Pandemic challenges us to listen, learn, adapt – Archdeacon proposes Report of Diocesan Councils
The challenge of Covid–19 requires us to listen, learn and adapt, enabling us not only to deal with the problems at hand but also to plan for the future with meaningful and attainable goals, the Archdeacon of Glendalough told members of Dublin & Glendalough Diocesan Synods. The annual gathering of Synod members took place online with members joining from their own homes throughout the dioceses.
Proposing the report of Diocesan Councils, Archdeacon Neal O’Raw said that the next six to nine months could be extremely challenging as we face the uncertainty wrought by Covid–19. However, he said it would be disingenuous and unjust to simply list the trials and tribulations we face in the future while many are working to keep the dioceses alive and promote the kingdom of God on earth.
He said the report of Diocesan Councils was full of ways in which people had been creative in communicating in a new and different manner. “This new expression could be seen in how we do church, in how we reach out to children and young adults, to ourselves and to the more mature members of our community,” the Archdeacon commented.
He highlighted some of the ways people in the dioceses had already adapted to the current situation with many parishes holding Sunday school by Zoom and the Diocesan Children’s Adviser, the Revd Cathy Hallissey enthralling viewers with the adventures of her Orangutan side kick Copperpot.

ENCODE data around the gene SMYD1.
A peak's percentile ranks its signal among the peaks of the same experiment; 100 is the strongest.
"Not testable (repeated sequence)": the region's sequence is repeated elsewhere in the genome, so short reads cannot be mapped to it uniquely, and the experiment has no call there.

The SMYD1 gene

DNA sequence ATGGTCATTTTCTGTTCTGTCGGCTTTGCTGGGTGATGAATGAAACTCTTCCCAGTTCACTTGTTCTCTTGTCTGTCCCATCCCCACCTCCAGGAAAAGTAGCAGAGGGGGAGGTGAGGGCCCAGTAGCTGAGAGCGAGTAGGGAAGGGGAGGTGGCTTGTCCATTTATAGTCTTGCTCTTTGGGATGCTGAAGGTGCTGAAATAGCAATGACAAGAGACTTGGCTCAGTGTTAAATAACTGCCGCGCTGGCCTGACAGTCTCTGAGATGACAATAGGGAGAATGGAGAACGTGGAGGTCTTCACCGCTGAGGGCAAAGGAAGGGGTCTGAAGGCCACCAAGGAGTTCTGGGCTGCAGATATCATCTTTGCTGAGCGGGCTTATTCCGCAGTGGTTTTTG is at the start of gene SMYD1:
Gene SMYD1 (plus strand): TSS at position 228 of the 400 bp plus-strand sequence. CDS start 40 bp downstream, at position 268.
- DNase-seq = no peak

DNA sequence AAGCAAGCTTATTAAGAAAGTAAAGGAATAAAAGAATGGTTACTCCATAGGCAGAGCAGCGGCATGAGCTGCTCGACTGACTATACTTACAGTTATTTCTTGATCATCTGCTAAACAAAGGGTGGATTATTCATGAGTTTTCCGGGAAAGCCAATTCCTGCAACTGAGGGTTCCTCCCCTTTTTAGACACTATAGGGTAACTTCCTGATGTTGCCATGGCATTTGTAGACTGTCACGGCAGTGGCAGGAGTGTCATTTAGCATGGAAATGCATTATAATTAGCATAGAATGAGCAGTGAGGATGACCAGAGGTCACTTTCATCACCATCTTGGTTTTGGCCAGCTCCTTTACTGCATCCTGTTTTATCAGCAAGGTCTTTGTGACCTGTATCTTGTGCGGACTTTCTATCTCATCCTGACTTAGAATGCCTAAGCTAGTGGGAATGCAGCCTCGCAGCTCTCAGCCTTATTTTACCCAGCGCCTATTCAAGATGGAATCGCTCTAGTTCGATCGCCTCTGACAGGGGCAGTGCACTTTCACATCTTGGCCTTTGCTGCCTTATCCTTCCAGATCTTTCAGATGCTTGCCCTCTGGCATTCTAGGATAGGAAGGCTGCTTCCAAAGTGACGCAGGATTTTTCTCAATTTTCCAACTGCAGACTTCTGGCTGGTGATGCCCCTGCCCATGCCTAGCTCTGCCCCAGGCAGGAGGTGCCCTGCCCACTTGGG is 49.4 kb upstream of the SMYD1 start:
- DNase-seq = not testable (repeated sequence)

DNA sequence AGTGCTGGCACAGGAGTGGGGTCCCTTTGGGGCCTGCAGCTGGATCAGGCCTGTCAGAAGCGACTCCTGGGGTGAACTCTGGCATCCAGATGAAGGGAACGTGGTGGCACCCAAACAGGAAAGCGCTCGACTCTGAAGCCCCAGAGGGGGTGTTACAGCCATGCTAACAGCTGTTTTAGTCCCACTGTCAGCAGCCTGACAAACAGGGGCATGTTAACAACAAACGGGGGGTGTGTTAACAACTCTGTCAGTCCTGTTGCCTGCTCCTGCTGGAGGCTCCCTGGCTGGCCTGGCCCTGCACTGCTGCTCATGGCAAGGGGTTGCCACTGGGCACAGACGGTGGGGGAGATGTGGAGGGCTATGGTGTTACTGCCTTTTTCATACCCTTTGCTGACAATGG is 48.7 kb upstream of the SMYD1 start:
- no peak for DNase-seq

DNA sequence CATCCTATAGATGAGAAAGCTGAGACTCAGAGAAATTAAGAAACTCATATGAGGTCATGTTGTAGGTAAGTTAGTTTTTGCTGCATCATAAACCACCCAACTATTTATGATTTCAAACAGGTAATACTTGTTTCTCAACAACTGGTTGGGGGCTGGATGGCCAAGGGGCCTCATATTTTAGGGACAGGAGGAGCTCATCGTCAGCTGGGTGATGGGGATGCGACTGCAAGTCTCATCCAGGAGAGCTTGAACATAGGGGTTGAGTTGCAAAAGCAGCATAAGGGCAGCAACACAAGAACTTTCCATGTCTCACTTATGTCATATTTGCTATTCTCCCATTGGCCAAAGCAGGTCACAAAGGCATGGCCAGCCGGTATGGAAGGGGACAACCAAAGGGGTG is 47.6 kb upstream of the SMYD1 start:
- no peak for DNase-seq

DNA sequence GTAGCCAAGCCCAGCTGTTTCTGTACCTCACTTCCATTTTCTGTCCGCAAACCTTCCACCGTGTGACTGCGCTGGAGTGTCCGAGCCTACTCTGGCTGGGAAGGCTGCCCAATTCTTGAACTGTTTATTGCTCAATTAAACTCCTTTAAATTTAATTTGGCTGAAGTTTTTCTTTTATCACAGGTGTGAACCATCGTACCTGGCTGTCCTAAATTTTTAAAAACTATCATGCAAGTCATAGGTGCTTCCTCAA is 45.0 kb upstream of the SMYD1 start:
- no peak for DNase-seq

Dublin & Glendalough Youth Council was continuing to reach out to young people through various projects, he reported, noting that the development of an area coordinator in the East Glendalough/Wicklow area was working well. The Archdeacon commended the work of the teams in the four main universities. He said that the pandemic had taken from the social lives and relationships of students but the third level chaplains were playing a crucial role in pastoral care and practical support of both students and staff.
Three initiatives came in for special mention. Covid–19 has meant that hospital chaplains have no access to patients except in exceptional circumstances. In response they have developed a system whereby new admissions receive a card with a message from the chaplain and a number for the patient or their family to contact to discuss any issues.
The Archdeacon also talked about the Gateway Project 2020 which promotes pioneer ministry in Dublin & Glendalough. It is currently focusing on three projects: a Disestablishment 150 retreat, ACT3 the Anglican Chaplaincy Team, and a new learning community for pioneer ministry to help build the church in new ways.
Finally, he focused on Safeguarding and paid tribute to Robert Dunne, the Church of Ireland’s Safeguarding Officer (RI) and Diocesan Regulator, Olive Good, for their hard work and their new Safeguarding website https://safeguarding.ireland.anglican.org/